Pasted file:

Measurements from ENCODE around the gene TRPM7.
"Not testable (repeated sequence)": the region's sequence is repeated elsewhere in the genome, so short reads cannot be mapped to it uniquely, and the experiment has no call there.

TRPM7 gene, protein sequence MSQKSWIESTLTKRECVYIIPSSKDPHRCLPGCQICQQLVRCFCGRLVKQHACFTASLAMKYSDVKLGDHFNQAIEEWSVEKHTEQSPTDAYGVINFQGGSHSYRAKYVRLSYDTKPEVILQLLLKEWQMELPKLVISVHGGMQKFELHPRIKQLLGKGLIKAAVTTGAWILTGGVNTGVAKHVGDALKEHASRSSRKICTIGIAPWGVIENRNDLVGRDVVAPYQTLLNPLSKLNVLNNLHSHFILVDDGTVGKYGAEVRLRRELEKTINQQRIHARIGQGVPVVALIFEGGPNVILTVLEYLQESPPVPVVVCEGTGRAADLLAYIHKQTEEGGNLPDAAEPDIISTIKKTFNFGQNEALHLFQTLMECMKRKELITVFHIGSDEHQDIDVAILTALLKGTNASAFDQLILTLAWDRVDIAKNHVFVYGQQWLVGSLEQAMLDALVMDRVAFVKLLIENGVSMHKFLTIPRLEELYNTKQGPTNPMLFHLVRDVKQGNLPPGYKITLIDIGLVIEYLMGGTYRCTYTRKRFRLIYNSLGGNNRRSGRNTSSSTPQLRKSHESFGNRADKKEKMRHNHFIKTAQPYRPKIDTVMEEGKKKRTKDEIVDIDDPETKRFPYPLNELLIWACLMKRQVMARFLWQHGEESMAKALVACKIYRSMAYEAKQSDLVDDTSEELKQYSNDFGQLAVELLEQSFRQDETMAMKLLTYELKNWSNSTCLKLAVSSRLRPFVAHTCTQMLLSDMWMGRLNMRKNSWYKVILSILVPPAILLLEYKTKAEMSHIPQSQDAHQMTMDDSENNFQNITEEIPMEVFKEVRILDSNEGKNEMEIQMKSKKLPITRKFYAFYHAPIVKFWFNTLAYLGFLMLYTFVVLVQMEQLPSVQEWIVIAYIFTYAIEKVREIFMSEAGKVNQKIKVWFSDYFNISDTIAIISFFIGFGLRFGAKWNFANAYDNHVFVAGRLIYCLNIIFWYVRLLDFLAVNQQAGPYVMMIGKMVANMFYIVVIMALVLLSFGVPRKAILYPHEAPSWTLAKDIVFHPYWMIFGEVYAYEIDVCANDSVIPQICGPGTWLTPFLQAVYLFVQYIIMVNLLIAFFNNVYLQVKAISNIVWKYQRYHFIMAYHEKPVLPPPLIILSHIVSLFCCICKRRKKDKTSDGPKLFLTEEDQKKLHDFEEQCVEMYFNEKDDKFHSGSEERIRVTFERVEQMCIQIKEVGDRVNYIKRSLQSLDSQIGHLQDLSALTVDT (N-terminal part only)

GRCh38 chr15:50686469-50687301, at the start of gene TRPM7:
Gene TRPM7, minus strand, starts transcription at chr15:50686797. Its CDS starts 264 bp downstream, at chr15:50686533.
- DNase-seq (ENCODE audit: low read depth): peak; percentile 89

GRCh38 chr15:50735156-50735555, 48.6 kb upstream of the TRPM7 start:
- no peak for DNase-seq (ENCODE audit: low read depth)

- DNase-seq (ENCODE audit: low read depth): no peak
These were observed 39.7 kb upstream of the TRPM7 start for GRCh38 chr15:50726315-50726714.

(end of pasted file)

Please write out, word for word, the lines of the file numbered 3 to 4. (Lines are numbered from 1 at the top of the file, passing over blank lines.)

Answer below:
TRPM7 gene, protein sequence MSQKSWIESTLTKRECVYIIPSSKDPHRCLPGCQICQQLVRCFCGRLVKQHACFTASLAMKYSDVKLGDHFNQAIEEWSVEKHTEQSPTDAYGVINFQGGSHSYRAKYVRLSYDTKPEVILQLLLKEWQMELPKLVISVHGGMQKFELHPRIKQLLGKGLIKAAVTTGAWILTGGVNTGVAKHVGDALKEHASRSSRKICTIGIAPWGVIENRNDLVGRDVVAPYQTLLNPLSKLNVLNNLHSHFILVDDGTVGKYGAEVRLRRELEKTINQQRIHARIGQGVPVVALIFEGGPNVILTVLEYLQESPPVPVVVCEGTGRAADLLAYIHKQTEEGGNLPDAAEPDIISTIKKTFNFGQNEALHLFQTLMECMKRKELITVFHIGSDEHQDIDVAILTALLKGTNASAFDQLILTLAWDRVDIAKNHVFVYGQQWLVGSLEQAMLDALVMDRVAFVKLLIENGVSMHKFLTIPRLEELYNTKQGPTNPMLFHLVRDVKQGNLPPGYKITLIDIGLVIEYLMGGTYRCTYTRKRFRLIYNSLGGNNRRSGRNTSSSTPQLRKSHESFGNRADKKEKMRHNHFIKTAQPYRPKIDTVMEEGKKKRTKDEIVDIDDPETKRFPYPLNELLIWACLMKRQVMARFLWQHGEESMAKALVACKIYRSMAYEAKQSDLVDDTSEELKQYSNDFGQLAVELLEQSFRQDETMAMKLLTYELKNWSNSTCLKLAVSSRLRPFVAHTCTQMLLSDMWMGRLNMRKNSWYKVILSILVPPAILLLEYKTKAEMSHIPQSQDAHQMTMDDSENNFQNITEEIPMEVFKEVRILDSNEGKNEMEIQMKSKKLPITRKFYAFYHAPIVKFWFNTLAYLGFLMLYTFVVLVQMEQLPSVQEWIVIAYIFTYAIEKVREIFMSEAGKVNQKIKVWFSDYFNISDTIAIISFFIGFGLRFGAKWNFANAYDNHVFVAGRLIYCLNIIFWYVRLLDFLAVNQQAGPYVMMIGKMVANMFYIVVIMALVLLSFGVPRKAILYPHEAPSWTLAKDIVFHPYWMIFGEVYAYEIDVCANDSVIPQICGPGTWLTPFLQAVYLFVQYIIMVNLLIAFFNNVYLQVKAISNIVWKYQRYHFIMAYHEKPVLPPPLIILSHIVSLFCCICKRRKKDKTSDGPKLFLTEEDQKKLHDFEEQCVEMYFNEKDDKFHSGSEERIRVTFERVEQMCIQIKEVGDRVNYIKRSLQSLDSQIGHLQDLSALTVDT (N-terminal part only)

GRCh38 chr15:50686469-50687301, at the start of gene TRPM7: